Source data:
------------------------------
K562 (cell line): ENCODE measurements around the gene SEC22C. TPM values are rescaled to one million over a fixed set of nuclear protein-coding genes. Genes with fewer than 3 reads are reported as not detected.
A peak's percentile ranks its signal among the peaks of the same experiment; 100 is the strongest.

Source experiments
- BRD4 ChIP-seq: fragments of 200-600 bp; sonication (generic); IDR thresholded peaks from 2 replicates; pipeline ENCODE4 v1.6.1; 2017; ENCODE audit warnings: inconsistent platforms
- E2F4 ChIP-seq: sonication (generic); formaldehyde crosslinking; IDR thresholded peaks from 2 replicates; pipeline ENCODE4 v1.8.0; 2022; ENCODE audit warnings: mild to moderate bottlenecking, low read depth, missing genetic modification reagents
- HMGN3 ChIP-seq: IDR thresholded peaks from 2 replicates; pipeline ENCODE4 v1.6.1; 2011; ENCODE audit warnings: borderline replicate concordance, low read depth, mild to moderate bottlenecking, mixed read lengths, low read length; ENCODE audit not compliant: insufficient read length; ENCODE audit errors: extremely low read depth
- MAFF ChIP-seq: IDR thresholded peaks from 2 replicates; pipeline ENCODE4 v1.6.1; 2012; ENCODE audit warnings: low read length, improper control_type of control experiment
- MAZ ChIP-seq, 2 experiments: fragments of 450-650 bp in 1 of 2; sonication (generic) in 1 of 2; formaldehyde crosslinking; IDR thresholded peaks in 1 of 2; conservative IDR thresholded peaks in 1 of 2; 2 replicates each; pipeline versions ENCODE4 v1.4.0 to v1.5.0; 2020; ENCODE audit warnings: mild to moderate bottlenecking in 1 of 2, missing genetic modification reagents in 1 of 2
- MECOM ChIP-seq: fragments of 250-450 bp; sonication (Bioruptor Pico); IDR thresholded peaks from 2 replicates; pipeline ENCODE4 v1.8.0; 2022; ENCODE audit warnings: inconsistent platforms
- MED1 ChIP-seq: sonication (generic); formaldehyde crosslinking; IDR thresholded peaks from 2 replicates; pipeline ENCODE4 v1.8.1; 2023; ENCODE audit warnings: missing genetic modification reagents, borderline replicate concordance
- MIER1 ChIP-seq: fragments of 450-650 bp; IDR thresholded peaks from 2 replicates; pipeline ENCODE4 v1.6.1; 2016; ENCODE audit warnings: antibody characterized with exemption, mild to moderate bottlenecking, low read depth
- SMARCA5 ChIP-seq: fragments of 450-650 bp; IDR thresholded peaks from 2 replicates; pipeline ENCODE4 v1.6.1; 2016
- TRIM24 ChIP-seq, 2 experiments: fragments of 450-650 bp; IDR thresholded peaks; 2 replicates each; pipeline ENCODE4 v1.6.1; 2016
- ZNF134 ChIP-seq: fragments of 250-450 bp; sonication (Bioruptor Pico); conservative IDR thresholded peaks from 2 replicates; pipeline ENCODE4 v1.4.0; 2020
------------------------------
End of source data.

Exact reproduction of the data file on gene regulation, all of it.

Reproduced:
K562 (cell line): ENCODE measurements around the gene SEC22C. TPM values are rescaled to one million over a fixed set of nuclear protein-coding genes. Genes with fewer than 3 reads are reported as not detected.
A peak's percentile ranks its signal among the peaks of the same experiment; 100 is the strongest.

Source experiments
- BRD4 ChIP-seq: fragments of 200-600 bp; sonication (generic); IDR thresholded peaks from 2 replicates; pipeline ENCODE4 v1.6.1; 2017; ENCODE audit warnings: inconsistent platforms
- E2F4 ChIP-seq: sonication (generic); formaldehyde crosslinking; IDR thresholded peaks from 2 replicates; pipeline ENCODE4 v1.8.0; 2022; ENCODE audit warnings: mild to moderate bottlenecking, low read depth, missing genetic modification reagents
- HMGN3 ChIP-seq: IDR thresholded peaks from 2 replicates; pipeline ENCODE4 v1.6.1; 2011; ENCODE audit warnings: borderline replicate concordance, low read depth, mild to moderate bottlenecking, mixed read lengths, low read length; ENCODE audit not compliant: insufficient read length; ENCODE audit errors: extremely low read depth
- MAFF ChIP-seq: IDR thresholded peaks from 2 replicates; pipeline ENCODE4 v1.6.1; 2012; ENCODE audit warnings: low read length, improper control_type of control experiment
- MAZ ChIP-seq, 2 experiments: fragments of 450-650 bp in 1 of 2; sonication (generic) in 1 of 2; formaldehyde crosslinking; IDR thresholded peaks in 1 of 2; conservative IDR thresholded peaks in 1 of 2; 2 replicates each; pipeline versions ENCODE4 v1.4.0 to v1.5.0; 2020; ENCODE audit warnings: mild to moderate bottlenecking in 1 of 2, missing genetic modification reagents in 1 of 2
- MECOM ChIP-seq: fragments of 250-450 bp; sonication (Bioruptor Pico); IDR thresholded peaks from 2 replicates; pipeline ENCODE4 v1.8.0; 2022; ENCODE audit warnings: inconsistent platforms
- MED1 ChIP-seq: sonication (generic); formaldehyde crosslinking; IDR thresholded peaks from 2 replicates; pipeline ENCODE4 v1.8.1; 2023; ENCODE audit warnings: missing genetic modification reagents, borderline replicate concordance
- MIER1 ChIP-seq: fragments of 450-650 bp; IDR thresholded peaks from 2 replicates; pipeline ENCODE4 v1.6.1; 2016; ENCODE audit warnings: antibody characterized with exemption, mild to moderate bottlenecking, low read depth
- SMARCA5 ChIP-seq: fragments of 450-650 bp; IDR thresholded peaks from 2 replicates; pipeline ENCODE4 v1.6.1; 2016
- TRIM24 ChIP-seq, 2 experiments: fragments of 450-650 bp; IDR thresholded peaks; 2 replicates each; pipeline ENCODE4 v1.6.1; 2016
- ZNF134 ChIP-seq: fragments of 250-450 bp; sonication (Bioruptor Pico); conservative IDR thresholded peaks from 2 replicates; pipeline ENCODE4 v1.4.0; 2020